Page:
Archer's mayoral fund-raiser faces auditors' inquiry

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Indy Politics

The treasurer of Lord Archer of Weston-super-Mare's aborted campaign to be Mayor of London is being investigated by the company he works for over allegations that his wife and housekeeper were on the payroll and that company jets were used for family holidays.

The treasurer of Lord Archer of Weston-super-Mare's aborted campaign to be Mayor of London is being investigated by the company he works for over allegations that his wife and housekeeper were on the payroll and that company jets were used for family holidays.

Greg Hutchings, the chief executive of the blue chip industrial group Tomkins, the owner of gunmakers Smith & Wesson, faces the inquiry by the auditors Arthur Andersen after a number of corporate investors expressed disquiet.

David Newlands, who had taken over as chairman of Tomkins from Mr Hutchings, said a number of issues had to be resolved including who authorised various facilities enjoyed by Mr Hutchings and what submissions, if any, were made to the Inland Revenue.

Mr Hutchings, who earned £1.46m last year, is said to have used a company flat at Peninsula Heights, a Thamessidecomplex overlooking the Houses of Parliament, to host fundraising dinners for Lord Archer, who has an apartment in the same block. Before the collapse of his campaign, Lord Archer had sought contributions from figures in industry and commerce. The wealthy author was keen not to be seen to be "buying" the post of mayor. Subsequently, he was charged with perjury and perverting the course of justice over a 1987 libel trial.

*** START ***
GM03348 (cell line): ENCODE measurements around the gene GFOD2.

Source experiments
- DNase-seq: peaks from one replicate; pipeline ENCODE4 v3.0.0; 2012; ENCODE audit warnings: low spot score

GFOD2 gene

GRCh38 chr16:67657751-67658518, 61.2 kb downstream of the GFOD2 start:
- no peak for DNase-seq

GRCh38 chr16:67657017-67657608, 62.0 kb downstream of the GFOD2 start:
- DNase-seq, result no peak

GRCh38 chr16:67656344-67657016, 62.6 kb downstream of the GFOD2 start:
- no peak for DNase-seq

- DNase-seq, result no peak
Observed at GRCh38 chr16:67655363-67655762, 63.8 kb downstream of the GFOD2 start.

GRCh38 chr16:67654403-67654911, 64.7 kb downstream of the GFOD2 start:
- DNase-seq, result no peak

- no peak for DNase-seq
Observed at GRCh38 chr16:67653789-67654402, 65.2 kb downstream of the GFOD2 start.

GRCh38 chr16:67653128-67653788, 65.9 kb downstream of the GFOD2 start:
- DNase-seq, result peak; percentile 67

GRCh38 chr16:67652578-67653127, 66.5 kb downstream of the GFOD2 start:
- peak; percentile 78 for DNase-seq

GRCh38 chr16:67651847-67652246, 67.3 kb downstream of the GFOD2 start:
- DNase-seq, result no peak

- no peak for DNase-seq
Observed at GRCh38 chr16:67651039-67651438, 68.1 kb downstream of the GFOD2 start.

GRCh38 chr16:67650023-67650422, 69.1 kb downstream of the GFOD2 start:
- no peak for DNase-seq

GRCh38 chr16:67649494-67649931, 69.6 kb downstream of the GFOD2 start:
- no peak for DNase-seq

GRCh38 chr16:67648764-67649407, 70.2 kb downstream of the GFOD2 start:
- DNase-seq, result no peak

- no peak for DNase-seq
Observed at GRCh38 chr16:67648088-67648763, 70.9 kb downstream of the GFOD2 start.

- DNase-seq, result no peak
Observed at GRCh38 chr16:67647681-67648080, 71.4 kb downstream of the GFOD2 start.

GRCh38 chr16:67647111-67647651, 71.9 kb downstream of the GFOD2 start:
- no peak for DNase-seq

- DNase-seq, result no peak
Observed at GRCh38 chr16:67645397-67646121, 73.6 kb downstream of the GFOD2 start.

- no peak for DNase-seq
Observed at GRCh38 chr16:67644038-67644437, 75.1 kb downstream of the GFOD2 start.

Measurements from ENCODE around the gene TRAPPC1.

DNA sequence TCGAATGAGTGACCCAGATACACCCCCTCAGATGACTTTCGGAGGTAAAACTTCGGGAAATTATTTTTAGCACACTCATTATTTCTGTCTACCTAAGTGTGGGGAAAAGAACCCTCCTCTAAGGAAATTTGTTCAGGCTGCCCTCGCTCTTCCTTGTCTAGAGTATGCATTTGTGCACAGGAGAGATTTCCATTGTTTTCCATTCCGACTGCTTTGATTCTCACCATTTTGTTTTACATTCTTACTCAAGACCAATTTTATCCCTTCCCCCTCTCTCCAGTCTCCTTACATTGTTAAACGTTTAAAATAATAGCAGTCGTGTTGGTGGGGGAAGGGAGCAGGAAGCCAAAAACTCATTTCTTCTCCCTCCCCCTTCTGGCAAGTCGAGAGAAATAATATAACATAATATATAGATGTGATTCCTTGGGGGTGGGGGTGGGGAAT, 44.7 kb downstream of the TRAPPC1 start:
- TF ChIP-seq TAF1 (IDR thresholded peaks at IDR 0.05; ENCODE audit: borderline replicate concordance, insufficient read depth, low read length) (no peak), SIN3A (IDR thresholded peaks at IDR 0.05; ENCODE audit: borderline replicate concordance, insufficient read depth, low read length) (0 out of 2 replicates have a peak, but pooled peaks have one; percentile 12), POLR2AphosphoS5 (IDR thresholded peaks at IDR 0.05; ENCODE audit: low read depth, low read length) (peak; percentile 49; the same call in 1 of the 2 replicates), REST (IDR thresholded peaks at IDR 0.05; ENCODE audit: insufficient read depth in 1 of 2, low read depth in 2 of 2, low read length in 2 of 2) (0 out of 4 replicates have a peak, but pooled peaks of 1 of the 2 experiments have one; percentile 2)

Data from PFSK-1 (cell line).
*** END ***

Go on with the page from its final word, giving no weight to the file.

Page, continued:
Mr Hutchings chaired the Greater London Forum, a think-tank set up by Lord Archer when he ran for mayor.

At the time Mr Hutchings, a former corporate development executive for Lord Hanson, refused several requests from journalists to discuss his role in the forum. His business colleagues said he was apprehensive about the possible reaction of Tomkins shareholders to his involvement with Lord Archer.

There was ambiguity about how and where the money raised by Mr Hutchings and the forum would be spent. Lord Archer and his supporters had consulted the Neill Committee on Standards in Public Life about campaign donations, and his camp insisted the funds were "pre-campaign" not "campaign" donations.

Labour Party sources say the matter of funding would have been raised with Lord Neill had Lord Archer continued with his candidacy. A number of fund managers questioned Mr Hutchings' role in the mayoral campaign after Lord Archer pulled out. Earlier this year investors forced Mr Hutchings to split his role between chief executive and chairman with Mr Newland's appointment as the latter. Mr Hutchings had built up the company to be one of Britain's top 100, but in the past two years its market value had fallen from £4.4bn to £1.5bn.

Mr Hutchings' wife, Caroline, and their housekeeper had been paid by the company for several years, but the arrangement has now been cancelled, according to company sources. Concern has also been expressed over the ownership of four company jets by a Tomkins subsidiary, Chauffair. Mr Hutchings is alleged to have used the planes to fly to his holiday home in Portugal. The company said the aircraft were in the process of being sold.

Apart from Peninsula Heights, Tomkins owns another London flat at a prestigious address, Eaton Place in Belgravia. Shareholders want to know why the company owned two such expensive properties and who else, besides Mr Hutchings, had access to them.

Mr Newlands is also thought to be investigating the group's charitable donations. For the past five years Tomkins had given about £40,000 a year to a charity called United Response. It is run by Su Sayer, a close friend of Mr Hutchings whom he once nominated for a Businesswoman of the Year award

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